The Racial Contract

The Racial Contract

4.35 (1,281 ratings by Goodreads)
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The Racial Contract puts classic Western social contract theory, deadpan, to extraordinary radical use. With a sweeping look at the European expansionism and racism of the last five hundred years, Charles W. Mills demonstrates how this peculiar and unacknowledged "contract" has shaped a system of global European domination: how it brings into existence "whites" and "non-whites," full persons and sub-persons, how it influences white moral theory and moral psychology; and how this system is imposed on non-whites through ideological conditioning and violence. The Racial Contract argues that the society we live in is a continuing white supremacist state.

Holding up a mirror to mainstream philosophy, this provocative book explains the evolving outline of the racial contract from the time of the New World conquest and subsequent colonialism to the written slavery contract, to the "separate but equal" system of segregation in the twentieth-century United States. According to Mills, the contract has provided the theoretical architecture justifying an entire history of European atrocity against non-whites, from David Hume's and Immanuel Kant's claims that blacks had inferior cognitive power, to the Holocaust, to the kind of imperialism in Asia that was demonstrated by the Vietnam War.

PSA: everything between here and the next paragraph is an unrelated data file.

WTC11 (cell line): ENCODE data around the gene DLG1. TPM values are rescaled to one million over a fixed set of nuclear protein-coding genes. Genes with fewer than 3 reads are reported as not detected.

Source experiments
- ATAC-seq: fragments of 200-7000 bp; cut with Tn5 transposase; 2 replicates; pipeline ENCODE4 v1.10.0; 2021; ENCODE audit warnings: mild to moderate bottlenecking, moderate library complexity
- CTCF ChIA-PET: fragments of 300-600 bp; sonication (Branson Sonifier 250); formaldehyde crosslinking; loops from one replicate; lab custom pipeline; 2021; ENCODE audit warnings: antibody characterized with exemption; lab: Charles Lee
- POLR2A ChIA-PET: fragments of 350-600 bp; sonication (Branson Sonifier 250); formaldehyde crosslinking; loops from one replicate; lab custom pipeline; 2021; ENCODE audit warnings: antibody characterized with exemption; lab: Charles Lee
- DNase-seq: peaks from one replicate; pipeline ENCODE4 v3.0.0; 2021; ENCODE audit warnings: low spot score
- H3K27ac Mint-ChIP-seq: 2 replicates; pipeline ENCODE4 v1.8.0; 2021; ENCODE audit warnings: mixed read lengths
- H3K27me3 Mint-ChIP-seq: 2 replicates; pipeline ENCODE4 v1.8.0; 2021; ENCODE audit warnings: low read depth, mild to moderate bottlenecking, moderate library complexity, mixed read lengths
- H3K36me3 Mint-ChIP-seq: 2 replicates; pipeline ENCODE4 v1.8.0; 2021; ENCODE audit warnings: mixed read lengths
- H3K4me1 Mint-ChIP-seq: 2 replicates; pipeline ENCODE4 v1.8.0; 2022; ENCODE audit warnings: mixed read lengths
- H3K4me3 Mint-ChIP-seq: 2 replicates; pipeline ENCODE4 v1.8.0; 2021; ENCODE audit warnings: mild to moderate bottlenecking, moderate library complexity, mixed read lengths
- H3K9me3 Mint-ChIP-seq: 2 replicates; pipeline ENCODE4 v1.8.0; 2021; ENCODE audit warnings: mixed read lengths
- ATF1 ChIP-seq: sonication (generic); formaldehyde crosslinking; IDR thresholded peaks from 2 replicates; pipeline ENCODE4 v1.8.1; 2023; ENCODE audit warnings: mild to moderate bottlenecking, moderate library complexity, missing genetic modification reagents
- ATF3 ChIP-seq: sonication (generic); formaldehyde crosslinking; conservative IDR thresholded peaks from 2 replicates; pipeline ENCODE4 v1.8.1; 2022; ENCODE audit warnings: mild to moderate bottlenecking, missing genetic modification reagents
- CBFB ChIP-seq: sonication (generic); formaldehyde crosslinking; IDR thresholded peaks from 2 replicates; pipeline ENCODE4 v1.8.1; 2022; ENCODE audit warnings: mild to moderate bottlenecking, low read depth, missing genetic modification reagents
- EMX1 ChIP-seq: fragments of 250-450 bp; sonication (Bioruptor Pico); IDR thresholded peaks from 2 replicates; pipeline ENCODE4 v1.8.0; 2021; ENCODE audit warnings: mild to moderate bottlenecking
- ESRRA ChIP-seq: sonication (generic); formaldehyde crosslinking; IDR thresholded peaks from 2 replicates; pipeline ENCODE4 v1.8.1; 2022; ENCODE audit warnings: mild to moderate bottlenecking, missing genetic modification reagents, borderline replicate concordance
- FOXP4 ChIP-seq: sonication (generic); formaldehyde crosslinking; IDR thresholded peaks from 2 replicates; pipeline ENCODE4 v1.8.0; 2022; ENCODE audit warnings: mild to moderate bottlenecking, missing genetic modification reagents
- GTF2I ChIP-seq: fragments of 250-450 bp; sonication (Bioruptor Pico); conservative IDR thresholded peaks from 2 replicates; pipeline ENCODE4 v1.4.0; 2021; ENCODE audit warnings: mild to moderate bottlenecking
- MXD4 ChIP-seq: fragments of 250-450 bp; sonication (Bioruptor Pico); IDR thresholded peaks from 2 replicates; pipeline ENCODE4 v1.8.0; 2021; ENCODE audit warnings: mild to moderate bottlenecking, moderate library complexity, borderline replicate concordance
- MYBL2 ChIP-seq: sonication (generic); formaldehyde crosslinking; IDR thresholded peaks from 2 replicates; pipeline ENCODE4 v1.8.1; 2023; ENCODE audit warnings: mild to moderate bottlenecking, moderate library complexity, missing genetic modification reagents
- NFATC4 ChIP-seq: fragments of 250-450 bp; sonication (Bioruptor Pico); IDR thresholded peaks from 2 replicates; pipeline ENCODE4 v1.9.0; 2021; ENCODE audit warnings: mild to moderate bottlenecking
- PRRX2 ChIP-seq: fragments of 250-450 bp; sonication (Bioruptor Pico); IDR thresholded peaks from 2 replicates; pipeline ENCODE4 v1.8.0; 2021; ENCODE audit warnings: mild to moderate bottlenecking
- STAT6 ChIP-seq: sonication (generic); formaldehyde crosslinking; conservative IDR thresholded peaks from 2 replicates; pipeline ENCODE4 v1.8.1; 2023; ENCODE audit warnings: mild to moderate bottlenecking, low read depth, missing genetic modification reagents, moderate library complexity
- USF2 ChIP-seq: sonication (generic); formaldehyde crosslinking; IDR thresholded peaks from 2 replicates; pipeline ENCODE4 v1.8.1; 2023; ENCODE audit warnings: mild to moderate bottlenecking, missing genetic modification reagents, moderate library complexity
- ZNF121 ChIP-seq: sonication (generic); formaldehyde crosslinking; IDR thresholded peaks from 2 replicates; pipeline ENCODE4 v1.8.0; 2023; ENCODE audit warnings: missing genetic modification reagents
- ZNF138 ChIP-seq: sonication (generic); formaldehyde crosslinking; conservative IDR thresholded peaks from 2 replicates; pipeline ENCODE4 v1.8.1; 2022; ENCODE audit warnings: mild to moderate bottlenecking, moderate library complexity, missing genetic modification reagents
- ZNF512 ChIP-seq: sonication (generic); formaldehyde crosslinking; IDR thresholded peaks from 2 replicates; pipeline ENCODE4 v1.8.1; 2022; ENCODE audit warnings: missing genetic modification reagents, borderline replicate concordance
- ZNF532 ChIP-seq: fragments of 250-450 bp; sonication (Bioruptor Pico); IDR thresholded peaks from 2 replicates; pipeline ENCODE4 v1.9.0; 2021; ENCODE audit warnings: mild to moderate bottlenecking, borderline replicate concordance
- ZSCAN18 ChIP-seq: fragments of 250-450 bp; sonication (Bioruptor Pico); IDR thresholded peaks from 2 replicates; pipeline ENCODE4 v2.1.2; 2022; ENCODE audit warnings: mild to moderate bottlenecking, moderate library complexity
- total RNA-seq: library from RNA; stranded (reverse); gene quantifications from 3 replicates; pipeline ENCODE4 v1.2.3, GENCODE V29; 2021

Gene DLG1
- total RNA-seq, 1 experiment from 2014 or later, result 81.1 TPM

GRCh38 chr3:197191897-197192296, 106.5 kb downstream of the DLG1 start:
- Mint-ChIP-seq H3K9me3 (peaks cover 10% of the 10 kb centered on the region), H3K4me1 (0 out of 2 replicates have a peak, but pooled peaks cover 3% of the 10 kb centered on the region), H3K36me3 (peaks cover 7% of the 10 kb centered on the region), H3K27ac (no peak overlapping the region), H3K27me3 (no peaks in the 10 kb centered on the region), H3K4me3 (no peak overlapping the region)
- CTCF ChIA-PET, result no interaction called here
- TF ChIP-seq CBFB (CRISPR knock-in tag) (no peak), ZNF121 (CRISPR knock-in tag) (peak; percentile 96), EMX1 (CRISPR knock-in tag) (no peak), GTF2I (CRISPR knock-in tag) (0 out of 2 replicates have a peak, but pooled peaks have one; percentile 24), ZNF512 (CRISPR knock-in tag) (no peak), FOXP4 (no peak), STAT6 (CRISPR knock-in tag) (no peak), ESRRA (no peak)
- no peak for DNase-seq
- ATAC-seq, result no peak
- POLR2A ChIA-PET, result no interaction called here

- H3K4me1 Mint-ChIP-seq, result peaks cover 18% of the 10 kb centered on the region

Mills suggests that the ghettoization of philosophical work on race is no accident. This work challenges the assumption that mainstream theory is itself raceless. Just as feminist theory has revealed orthodox political philosophy's invisible white male bias, Mills's explication of the racial contract exposes its racial underpinnings.
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Product details

  • Paperback | 192 pages
  • 140 x 216 x 11mm | 226.8g
  • Ithaca, United States
  • English
  • 0801484634
  • 9780801484636
  • 70,493

Table of contents

Introduction1. Overview
The Racial Contract is political, moral, and epistemological
The Racial Contract is a historical actuality
The Racial Contract is an exploitation contract2. Details
The Racial Contract norms (and races) space
The Racial Contract norms (and races) the individual
The Racial Contract underwrites the modern social contract
The Racial Contract has to be enforced through violence and ideological conditioning3. "Naturalized" Merits
The Racial Contract historically tracks the actual moral/political consciousness of (most) white moral agents
The Racial Contract has always been recognized by nonwhites as the real moral/political agreement to be challenged
The "Racial Contract" as a theory is explanatorily superior to the raceless social contractNotes
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Review quote